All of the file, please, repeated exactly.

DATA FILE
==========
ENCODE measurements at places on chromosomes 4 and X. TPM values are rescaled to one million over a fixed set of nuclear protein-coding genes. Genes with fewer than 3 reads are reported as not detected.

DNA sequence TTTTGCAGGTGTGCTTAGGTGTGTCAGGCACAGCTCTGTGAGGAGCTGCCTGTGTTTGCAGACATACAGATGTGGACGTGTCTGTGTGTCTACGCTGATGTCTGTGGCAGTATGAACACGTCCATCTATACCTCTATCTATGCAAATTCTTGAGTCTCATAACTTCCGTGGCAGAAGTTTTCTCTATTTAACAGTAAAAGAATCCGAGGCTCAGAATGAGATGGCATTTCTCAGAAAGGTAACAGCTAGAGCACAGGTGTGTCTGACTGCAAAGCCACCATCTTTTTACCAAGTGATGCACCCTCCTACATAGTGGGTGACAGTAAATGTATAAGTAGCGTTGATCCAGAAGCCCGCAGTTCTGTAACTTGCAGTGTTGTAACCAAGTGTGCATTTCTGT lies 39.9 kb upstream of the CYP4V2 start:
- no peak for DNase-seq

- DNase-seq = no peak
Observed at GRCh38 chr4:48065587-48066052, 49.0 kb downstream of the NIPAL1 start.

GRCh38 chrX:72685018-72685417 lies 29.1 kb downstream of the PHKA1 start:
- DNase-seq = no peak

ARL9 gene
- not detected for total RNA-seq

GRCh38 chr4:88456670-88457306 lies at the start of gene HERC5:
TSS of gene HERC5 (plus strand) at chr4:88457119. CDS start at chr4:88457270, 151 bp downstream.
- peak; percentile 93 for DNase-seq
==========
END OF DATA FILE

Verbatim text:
ENCODE measurements at places on chromosomes 4 and X. TPM values are rescaled to one million over a fixed set of nuclear protein-coding genes. Genes with fewer than 3 reads are reported as not detected.

DNA sequence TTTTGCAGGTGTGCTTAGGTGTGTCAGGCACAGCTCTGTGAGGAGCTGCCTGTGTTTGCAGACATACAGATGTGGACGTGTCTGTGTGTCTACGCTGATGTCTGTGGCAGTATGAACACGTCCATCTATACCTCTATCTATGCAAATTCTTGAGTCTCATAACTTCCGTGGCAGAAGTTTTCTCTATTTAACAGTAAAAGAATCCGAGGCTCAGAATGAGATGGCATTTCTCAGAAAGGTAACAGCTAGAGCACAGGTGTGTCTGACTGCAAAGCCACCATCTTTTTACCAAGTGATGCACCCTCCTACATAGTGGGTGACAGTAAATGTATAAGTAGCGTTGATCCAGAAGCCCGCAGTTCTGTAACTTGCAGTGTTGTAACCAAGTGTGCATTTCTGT lies 39.9 kb upstream of the CYP4V2 start:
- no peak for DNase-seq

- DNase-seq = no peak
Observed at GRCh38 chr4:48065587-48066052, 49.0 kb downstream of the NIPAL1 start.

GRCh38 chrX:72685018-72685417 lies 29.1 kb downstream of the PHKA1 start:
- DNase-seq = no peak

ARL9 gene
- not detected for total RNA-seq

GRCh38 chr4:88456670-88457306 lies at the start of gene HERC5:
TSS of gene HERC5 (plus strand) at chr4:88457119. CDS start at chr4:88457270, 151 bp downstream.
- peak; percentile 93 for DNase-seq